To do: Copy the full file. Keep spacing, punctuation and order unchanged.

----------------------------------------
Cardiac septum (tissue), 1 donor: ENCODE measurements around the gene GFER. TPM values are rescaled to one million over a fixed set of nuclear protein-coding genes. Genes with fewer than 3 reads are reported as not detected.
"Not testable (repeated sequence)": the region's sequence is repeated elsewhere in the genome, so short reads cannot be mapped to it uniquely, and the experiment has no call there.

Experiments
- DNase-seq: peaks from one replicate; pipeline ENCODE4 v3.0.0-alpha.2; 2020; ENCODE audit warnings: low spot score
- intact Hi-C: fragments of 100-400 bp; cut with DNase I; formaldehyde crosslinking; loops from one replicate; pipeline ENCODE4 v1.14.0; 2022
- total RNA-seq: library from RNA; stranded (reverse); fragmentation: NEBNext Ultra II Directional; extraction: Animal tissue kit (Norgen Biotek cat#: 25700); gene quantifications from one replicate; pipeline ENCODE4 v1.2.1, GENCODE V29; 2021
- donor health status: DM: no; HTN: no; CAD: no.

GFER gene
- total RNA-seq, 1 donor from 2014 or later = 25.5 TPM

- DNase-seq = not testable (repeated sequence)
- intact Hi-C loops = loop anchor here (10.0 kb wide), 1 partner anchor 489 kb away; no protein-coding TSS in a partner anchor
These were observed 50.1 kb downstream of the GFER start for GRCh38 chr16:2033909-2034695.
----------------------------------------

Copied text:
Cardiac septum (tissue), 1 donor: ENCODE measurements around the gene GFER. TPM values are rescaled to one million over a fixed set of nuclear protein-coding genes. Genes with fewer than 3 reads are reported as not detected.
"Not testable (repeated sequence)": the region's sequence is repeated elsewhere in the genome, so short reads cannot be mapped to it uniquely, and the experiment has no call there.

Experiments
- DNase-seq: peaks from one replicate; pipeline ENCODE4 v3.0.0-alpha.2; 2020; ENCODE audit warnings: low spot score
- intact Hi-C: fragments of 100-400 bp; cut with DNase I; formaldehyde crosslinking; loops from one replicate; pipeline ENCODE4 v1.14.0; 2022
- total RNA-seq: library from RNA; stranded (reverse); fragmentation: NEBNext Ultra II Directional; extraction: Animal tissue kit (Norgen Biotek cat#: 25700); gene quantifications from one replicate; pipeline ENCODE4 v1.2.1, GENCODE V29; 2021
- donor health status: DM: no; HTN: no; CAD: no.

GFER gene
- total RNA-seq, 1 donor from 2014 or later = 25.5 TPM

- DNase-seq = not testable (repeated sequence)
- intact Hi-C loops = loop anchor here (10.0 kb wide), 1 partner anchor 489 kb away; no protein-coding TSS in a partner anchor
These were observed 50.1 kb downstream of the GFER start for GRCh38 chr16:2033909-2034695.